BEIJING -- China's national air carrier and health officials concealed information that might have saved lives and stopped a chain of SARS infection across East Asia, according to interviews and a review of the government's actions after a flight on which two dozen people were thought to have been infected.

Last Sunday, the Globe reported on 21 cases of people who had contracted severe acute respiratory syndrome, including three passengers who died, after flying March 15 on Air China Flight 112 from Hong Kong to Beijing. A 72-year-old man with SARS was on the flight. He is said to have spread the virus to other passengers. It then spread to Hong Kong, Taiwan, Singapore, Beijing, Inner Mongolia, and beyond.

The World Health Organization, which had said that nine people were infected on the flight, revised its statistics on Friday to reflect the new information. Some victims sat five to seven rows from the sick man, well beyond the accepted ''close contact'' risk area for SARS, said Dr. Max Hardiman, WHO's chief for international health regulations.

Two months ago, Flight 112's poisonous trail was apparent, but Chinese officials hid the news and delayed informing victims. China's Centers for Disease Control said that a ''full investigation'' was launched, tracing all passengers in China three days after they had learned that a man on the flight had SARS. The 72-year-old Beijing man was hospitalized on March 16 and died four days later.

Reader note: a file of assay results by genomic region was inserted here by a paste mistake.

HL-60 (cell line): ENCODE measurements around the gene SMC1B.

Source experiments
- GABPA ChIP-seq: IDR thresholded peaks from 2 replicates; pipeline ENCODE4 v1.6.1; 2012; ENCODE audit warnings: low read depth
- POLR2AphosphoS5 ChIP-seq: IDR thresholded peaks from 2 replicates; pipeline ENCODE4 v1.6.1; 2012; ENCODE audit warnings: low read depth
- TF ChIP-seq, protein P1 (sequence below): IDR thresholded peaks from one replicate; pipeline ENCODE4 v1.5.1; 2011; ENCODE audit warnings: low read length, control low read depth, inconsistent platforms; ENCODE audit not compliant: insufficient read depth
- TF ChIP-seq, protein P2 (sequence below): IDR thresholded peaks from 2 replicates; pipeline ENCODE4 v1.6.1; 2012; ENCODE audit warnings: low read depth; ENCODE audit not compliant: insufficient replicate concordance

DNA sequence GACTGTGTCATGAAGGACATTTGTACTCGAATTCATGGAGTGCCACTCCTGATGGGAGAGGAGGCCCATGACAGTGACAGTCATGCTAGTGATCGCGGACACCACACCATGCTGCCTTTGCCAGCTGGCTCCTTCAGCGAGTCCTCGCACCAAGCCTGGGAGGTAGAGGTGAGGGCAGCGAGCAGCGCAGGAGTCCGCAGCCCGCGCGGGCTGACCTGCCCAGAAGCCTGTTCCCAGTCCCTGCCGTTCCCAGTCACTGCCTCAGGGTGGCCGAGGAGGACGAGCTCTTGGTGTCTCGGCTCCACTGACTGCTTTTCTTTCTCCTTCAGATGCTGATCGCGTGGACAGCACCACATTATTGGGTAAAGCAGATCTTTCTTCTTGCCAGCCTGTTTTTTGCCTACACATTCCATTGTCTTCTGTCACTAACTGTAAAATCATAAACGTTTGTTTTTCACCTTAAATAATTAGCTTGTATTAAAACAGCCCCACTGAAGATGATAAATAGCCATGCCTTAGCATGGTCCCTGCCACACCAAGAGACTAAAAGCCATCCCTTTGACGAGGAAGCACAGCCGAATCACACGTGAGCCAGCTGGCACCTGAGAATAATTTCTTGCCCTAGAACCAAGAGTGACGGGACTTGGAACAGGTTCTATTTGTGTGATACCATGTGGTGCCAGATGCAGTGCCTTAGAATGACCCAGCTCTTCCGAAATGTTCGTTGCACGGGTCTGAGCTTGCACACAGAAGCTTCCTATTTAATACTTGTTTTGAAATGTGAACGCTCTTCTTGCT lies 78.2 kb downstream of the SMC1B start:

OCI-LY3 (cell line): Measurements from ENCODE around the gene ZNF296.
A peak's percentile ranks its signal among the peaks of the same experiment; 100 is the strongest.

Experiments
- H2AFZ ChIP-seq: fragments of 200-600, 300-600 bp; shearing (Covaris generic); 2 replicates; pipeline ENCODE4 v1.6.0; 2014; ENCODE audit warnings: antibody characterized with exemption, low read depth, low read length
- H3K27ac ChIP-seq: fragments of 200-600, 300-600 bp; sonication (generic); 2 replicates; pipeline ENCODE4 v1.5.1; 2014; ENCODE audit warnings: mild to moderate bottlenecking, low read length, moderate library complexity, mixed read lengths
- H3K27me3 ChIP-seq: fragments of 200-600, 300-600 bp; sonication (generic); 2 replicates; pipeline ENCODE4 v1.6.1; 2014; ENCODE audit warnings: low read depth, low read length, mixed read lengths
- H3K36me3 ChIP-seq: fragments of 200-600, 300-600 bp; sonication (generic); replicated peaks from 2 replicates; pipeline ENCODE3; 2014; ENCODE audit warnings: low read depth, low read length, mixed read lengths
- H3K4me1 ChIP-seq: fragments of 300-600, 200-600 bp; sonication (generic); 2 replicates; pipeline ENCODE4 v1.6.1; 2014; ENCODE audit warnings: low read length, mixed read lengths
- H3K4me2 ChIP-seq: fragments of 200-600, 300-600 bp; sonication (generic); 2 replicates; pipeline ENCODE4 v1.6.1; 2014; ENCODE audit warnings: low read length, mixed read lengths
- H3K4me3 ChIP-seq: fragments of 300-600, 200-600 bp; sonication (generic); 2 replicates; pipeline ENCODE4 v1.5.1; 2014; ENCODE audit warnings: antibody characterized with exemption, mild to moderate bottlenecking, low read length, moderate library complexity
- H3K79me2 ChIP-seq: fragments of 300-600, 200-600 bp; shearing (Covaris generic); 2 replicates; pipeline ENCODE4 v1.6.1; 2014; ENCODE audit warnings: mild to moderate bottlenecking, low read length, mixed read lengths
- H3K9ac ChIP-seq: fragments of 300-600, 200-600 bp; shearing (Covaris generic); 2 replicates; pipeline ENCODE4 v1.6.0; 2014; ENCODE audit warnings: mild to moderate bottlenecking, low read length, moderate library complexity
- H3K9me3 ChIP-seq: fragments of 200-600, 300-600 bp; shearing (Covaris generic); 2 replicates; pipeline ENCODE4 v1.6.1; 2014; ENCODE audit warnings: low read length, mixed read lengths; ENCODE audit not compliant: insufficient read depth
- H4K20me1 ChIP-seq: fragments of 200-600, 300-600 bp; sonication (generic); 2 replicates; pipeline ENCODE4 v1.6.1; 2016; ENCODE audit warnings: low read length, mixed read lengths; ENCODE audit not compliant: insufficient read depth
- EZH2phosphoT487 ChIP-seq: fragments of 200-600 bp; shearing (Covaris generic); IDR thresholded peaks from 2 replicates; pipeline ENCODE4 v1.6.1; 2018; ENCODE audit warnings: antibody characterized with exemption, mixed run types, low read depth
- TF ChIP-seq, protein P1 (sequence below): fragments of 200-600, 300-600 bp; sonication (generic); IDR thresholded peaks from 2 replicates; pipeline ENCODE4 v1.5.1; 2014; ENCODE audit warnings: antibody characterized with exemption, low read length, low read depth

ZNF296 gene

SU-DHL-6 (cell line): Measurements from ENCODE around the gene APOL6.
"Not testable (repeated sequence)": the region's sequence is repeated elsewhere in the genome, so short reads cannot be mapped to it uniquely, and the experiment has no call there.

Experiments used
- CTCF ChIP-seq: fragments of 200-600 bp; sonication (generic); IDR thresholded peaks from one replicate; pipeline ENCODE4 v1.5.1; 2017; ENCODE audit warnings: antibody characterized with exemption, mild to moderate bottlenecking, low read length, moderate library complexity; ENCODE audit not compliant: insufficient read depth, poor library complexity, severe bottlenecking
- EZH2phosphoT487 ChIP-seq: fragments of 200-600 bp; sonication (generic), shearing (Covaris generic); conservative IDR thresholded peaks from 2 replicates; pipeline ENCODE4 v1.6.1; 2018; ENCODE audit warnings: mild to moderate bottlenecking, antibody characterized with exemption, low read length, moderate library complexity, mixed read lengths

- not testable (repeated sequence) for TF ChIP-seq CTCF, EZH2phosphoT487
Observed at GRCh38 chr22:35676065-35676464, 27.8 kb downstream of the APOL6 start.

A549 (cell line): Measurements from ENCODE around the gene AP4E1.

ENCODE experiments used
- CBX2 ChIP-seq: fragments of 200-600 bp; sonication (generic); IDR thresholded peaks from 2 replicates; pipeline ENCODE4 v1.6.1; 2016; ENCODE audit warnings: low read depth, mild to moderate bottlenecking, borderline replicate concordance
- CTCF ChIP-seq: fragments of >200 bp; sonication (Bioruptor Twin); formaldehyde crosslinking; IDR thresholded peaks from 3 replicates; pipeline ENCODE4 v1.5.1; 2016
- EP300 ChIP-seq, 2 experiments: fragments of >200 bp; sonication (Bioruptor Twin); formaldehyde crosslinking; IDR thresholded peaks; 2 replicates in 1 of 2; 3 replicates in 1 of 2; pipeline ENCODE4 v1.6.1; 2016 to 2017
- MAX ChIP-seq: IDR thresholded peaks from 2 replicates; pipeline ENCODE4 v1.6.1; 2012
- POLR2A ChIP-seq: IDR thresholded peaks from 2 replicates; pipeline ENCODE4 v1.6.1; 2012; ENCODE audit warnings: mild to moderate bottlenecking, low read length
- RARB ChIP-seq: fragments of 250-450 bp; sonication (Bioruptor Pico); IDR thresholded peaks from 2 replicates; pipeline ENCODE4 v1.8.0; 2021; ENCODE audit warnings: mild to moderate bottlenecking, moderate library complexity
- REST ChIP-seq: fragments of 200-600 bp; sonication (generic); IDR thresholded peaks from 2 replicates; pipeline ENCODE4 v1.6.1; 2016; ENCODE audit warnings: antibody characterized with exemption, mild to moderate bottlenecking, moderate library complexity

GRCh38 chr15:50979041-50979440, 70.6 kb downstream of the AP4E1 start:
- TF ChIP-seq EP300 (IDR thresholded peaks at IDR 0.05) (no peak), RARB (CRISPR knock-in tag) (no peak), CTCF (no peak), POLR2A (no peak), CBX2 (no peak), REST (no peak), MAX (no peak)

On March 24 and 25, two flight attendants on Flight 112 checked into an Inner Mongolia hospital with high fever, unaware they had contracted SARS. On March 25, Hong Kong authorities alerted Air China and media that at least nine Hong Kong passengers had SARS. No warning was published or broadcast by Air China or Chinese media, and the flight attendants said Air China never alerted them.

Two days ago, an Air China official insisted he had no confirmation that numerous people had been infected on the flight.

If passengers were contacted, it was not soon enough to stop two Chinese trade officials who contracted SARS on Flight 112 from flying to Bangkok, where one fell sick and visited a local clinic. Shaking with fever, Zhu Hong flew back to Beijing on March 23, fatally infecting a Finnish man who sat next to him.

Eleven days after Zhu -- a senior Commerce Ministry official -- was hospitalized in the SARS ward of Beijing's Ditan Hospital on March 26, health officials announced the death of Pekka Aro, the 52-year-old Finn, at the same hospital, but said his illness could not be linked to anyone in China.

''He probably contracted it abroad, but fell ill after arriving in Beijing,'' Guo Jiyang, deputy director of the Beijing Health Bureau, said at a news conference on April 6.

A Beijing public health official, who requested anonymity, said that in the last week of March, authorities traced people aboard the March 23 Thai Air flight on which Zhu sat next to Aro, indicating that Guo and other health officials should have known how Aro contracted the disease -- and could have warned him. Believing he had the flu, Aro delayed seeking treatment and died.